I was reading David Ubben’s Big 12 notebook yesterday (if you don’t follow him, you really should) about the Big 12’s decision not the divide the conference into two divisions, and how it could regret that decision. I was reminded of Bob Bowlsby’s insistence that the league would do everything in it’s power to prevent the doomsday scenario of two teams meeting in the newly formed conference championship game a week after playing. That got me to thinking; will the Big 12 move Bedlam?
In two weeks, Oklahoma State and Oklahoma will face off to determine the winner of the Big 12. This will be the second year in a row, and the fourth time in the last six seasons that the conference title has been decided by Bedlam. It’s also the second year in a row that the Sooners and Cowboys would have met in a regular season finale, and then faced off again a week later in the Big 12 Championship game. It’s the doomsday scenario everyone predicted when the league announced that it would NOT split the conference into two 5-team division when the championship game returned in 2017.
Granted, since the Big 12 dropped to 10 teams, the back-to-back scenario has only happened twice; 2015 and 2016. That’s two times in six years. It might not happen again for another five years, but it will happen. Twice in six years in 33 percent. That’s a higher percentage than I think conference officials would like.
Going back to Bowlsby’s insistence that the Big 12 would do everything in it’s power to prevent two teams facing off two weeks in a row, we have to ask: What is the best solution for the league?
Here’s the concern I have ... Will the league look at which teams have been most successful and attempt to not schedule them in match-ups late in the season? Is the best way to avoid OU and OSU meeting two weeks in a row to have them play early?
I realize that there is no way to predict which teams are going to end the season with the best records. We all thought TCU and Baylor would contend for the title, and look how their seasons have turned out. Did anyone really think West Virginia would be in the mix this year? There is no way to predict who will No. 1 and No. 2 in the league standings, but you can play the odds. Kyle Porter over at PFB did a little #research and found which teams have played in the most “defacto title-games” since the league went to 10 teams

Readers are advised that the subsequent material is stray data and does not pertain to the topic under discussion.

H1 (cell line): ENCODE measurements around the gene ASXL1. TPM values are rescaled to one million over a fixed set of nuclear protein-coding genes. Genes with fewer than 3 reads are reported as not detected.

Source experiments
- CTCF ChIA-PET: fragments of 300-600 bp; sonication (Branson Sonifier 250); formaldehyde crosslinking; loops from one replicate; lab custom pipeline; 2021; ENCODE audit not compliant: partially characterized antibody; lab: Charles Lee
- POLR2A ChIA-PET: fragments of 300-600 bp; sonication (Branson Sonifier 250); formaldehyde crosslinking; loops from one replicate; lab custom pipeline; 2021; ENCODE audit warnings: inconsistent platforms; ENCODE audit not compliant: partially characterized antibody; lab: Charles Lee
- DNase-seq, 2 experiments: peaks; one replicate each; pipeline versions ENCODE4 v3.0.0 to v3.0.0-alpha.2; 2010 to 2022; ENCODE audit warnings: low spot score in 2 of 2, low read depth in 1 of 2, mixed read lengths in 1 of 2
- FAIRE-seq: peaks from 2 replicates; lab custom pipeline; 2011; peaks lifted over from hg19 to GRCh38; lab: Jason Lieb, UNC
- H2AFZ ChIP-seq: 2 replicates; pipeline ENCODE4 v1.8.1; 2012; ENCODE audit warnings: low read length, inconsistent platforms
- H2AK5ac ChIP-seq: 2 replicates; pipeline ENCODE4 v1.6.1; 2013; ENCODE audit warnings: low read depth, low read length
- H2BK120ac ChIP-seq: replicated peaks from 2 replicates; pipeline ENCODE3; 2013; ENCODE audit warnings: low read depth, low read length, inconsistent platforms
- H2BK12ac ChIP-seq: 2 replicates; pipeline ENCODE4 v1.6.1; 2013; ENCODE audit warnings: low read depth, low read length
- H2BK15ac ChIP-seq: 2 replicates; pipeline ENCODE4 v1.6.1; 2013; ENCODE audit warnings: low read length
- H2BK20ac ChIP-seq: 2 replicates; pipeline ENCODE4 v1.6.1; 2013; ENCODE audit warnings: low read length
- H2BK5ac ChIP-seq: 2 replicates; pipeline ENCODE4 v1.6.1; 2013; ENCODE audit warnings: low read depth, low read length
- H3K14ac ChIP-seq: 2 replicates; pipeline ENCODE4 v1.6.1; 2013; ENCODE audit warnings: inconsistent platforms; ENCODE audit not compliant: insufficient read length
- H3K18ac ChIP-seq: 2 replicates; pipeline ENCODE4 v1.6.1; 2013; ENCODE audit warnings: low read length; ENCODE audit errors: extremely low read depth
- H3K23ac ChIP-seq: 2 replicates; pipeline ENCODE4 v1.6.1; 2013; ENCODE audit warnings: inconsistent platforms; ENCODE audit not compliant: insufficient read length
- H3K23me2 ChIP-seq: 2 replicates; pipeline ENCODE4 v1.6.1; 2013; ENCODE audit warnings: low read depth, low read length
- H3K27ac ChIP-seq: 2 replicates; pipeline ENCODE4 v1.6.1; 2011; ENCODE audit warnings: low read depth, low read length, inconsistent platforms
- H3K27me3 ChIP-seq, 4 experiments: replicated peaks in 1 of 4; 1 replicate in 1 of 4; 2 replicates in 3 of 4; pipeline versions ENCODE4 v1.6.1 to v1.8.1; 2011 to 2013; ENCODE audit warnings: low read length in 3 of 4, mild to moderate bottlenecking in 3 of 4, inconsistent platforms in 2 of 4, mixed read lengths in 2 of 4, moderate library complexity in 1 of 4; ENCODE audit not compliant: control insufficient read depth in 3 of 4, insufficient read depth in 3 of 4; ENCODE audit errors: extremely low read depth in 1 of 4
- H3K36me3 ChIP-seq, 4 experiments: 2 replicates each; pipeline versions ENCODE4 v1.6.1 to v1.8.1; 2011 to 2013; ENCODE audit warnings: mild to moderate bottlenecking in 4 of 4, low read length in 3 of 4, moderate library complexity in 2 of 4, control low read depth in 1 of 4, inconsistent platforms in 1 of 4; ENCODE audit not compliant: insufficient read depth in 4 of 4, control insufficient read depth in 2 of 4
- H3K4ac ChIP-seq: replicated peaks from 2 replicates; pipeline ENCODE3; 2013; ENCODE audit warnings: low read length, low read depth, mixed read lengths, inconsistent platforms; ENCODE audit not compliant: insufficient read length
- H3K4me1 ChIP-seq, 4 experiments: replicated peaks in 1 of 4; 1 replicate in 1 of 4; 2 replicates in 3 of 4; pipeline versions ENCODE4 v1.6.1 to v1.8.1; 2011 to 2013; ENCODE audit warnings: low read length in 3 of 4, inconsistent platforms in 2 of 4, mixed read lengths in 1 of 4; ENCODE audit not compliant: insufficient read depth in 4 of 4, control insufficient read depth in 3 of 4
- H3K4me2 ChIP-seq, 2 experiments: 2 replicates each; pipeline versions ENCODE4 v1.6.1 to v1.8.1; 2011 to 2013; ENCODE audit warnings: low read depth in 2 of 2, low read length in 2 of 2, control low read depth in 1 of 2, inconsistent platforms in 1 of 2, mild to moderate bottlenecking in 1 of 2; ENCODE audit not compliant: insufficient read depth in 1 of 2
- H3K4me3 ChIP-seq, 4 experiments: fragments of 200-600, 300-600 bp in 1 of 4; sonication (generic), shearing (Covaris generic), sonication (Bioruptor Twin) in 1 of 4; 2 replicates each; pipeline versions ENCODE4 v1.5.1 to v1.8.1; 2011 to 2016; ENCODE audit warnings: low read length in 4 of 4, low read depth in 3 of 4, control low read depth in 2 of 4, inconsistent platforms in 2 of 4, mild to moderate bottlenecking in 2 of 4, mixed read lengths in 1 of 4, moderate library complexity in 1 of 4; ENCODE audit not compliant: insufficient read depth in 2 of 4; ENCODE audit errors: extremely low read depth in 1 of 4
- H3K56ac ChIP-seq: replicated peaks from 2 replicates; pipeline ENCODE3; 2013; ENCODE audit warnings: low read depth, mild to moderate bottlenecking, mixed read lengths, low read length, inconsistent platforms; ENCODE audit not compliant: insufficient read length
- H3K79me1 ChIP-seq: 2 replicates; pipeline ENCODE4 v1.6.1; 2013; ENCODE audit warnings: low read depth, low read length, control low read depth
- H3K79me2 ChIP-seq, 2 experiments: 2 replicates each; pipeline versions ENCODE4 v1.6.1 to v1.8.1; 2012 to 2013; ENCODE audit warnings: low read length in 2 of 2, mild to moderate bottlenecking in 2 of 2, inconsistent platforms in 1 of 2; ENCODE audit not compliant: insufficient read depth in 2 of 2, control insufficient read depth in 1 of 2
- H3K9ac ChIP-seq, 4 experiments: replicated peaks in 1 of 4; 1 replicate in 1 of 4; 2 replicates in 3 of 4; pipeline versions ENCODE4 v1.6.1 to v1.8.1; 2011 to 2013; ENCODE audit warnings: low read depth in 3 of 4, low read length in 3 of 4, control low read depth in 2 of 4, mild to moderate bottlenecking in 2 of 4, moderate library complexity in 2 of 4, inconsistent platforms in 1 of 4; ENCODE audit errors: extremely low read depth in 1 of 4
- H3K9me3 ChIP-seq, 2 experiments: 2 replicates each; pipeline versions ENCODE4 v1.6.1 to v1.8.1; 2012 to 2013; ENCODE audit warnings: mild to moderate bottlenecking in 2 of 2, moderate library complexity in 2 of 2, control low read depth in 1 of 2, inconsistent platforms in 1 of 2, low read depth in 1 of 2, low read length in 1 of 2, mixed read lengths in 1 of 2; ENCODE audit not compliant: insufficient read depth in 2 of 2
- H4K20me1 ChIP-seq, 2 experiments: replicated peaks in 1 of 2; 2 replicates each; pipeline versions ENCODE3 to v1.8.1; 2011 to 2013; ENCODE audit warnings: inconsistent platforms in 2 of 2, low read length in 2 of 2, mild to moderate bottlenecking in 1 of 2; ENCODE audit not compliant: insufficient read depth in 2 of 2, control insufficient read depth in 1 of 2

Maybe OU and OSU won’t be as good next year. Maybe Mayfield, Mixon, Rudolph, and Washington will all head to the NFL. Maybe TCU will turn things around. Maybe Baylor will get a new coach and get right back to winning. Maybe West Virginia will get better and contend again.
Here’s where I go back to Ubben’s notebook: On Saturday, league commissioner Bob Bowlsby told reporters that the 2017 schedule should be out “any day”. That likely means sometime in the next couple weeks. That mean’s the league isn’t waiting to find out which players are declaring for the draft.
So if you’re building a schedule to prevent having two teams play in back-to-back weeks, and you don’t know what teams will look like next season, are you not going to try and base the schedule off history? I don’t think the Big 12 can take the chance that OU and OSU won’t be the top contenders for the title again next season.
Personally, I love ending the season with Bedlam. I realize sometimes it would be nice to play OU before they get rolling, but I like watching the two in-state rivals clashing over Thanksgiving weekend or in a defacto league-title game on the final week of the season. I’m not saying a September Bedlam game wouldn’t be fun, but isn’t it more exciting to have the two teams on a roll leading to the end of the season, and having Bedlam mean something like it was the last two years?
I don’t know what’s going to happen, and maybe I’m way off base, but based on those PFB numbers, the uncertainty of OSU and OU’s rosters next season, and the fact that the league schedule could be released today, I think we can expect an early season Bedlam next year, and maybe for awhile.